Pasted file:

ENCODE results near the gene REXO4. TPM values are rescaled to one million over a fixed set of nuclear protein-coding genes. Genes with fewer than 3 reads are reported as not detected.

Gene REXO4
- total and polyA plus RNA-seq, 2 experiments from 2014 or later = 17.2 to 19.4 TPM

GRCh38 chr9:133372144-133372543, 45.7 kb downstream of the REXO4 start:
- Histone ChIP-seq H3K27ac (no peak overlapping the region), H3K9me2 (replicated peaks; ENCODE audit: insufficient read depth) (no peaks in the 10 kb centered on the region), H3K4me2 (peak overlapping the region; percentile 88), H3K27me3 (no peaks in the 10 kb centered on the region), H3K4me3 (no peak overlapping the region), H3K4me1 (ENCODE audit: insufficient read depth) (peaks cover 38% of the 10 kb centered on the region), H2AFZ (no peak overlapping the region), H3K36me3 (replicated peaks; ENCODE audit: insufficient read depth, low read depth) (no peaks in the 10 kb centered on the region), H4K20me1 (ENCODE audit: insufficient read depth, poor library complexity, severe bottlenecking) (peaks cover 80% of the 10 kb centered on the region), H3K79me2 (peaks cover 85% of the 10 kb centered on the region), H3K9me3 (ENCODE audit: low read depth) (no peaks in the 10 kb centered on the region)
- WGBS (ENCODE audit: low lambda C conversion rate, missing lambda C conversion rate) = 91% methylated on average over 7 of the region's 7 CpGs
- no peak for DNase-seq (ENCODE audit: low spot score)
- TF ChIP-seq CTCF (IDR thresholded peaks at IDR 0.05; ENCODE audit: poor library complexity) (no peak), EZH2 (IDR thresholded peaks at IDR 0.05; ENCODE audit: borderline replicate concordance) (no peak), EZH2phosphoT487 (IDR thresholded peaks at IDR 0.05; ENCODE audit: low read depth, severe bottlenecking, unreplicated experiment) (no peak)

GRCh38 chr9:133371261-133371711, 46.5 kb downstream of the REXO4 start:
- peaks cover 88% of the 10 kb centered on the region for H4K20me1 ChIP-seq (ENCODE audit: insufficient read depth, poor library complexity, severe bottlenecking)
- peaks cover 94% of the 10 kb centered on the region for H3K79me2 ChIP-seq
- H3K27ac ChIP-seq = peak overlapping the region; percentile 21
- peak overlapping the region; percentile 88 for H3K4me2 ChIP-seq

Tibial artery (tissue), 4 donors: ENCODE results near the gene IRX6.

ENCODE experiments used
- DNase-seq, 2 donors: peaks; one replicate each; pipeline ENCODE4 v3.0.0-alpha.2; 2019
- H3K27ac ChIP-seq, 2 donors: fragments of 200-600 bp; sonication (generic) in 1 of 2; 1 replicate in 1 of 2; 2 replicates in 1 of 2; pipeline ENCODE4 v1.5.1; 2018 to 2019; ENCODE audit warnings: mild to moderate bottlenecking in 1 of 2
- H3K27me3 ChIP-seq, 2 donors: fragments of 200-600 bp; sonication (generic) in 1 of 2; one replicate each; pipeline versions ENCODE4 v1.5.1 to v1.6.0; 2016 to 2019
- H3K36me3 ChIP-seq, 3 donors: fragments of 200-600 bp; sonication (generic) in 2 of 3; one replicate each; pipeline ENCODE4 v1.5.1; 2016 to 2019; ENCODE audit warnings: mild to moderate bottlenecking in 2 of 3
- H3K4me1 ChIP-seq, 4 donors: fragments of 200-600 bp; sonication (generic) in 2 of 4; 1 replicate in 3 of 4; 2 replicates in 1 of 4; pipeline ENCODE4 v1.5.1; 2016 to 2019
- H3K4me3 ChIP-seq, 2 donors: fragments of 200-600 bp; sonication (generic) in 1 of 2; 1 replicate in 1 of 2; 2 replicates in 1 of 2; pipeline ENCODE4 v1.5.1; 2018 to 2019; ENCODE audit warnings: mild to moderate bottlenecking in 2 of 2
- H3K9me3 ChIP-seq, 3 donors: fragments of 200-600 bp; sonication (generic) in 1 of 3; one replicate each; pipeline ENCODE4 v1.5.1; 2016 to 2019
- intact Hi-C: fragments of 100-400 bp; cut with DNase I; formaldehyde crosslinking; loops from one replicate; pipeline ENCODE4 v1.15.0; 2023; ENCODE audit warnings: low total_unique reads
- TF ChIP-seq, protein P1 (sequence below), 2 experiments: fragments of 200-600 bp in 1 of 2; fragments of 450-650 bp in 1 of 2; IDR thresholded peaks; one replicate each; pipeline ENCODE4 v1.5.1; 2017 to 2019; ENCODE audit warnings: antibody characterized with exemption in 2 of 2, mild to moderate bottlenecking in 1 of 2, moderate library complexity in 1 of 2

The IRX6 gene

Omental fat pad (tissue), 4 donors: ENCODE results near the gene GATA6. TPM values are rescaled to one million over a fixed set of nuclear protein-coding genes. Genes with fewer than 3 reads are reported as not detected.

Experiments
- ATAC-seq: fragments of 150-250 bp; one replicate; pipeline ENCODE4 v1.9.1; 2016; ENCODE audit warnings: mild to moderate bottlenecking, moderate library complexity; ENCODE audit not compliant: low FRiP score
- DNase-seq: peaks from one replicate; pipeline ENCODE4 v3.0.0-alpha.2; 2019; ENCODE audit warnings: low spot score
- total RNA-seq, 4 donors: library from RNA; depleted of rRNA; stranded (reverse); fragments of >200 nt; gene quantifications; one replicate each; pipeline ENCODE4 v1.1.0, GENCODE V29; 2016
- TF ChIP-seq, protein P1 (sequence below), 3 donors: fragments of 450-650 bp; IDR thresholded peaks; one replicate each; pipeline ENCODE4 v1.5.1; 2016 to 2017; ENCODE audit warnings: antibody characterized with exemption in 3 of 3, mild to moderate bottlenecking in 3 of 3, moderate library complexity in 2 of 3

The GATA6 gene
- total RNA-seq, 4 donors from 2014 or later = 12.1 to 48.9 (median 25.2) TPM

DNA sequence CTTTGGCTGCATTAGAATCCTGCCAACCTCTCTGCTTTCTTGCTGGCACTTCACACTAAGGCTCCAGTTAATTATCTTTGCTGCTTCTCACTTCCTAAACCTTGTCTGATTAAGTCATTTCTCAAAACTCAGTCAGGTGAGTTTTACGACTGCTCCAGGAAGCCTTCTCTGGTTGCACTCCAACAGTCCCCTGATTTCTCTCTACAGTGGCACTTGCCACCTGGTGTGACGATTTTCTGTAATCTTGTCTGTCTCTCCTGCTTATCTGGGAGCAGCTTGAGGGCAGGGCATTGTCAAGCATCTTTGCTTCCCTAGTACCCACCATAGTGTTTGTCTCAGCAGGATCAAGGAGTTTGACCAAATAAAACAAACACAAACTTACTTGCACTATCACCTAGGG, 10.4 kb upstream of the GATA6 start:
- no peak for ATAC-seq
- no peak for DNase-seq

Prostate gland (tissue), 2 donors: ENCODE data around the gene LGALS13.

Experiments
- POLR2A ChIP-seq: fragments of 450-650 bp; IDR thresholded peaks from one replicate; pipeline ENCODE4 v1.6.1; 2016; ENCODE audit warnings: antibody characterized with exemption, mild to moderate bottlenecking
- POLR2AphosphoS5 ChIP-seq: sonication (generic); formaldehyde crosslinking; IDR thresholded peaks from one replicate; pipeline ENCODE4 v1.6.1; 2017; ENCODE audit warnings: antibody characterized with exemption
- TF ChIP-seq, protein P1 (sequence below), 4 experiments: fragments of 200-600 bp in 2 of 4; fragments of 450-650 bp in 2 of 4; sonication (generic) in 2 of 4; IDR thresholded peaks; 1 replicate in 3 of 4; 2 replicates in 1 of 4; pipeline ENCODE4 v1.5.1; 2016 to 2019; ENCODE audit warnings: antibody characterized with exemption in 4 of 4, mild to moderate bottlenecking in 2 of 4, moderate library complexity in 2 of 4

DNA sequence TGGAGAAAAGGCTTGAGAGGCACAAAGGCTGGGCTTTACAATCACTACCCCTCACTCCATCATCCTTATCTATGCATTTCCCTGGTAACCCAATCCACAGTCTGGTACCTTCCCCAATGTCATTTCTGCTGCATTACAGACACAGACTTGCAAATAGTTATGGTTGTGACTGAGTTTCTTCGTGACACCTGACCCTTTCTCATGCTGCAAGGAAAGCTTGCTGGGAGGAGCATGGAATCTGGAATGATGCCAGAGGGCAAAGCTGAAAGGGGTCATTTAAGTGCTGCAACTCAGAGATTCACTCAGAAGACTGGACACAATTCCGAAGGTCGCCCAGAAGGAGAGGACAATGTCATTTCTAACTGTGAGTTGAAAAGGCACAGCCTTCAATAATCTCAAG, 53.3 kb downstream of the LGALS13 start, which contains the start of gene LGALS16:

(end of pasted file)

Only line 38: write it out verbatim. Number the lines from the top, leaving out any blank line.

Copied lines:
Experiments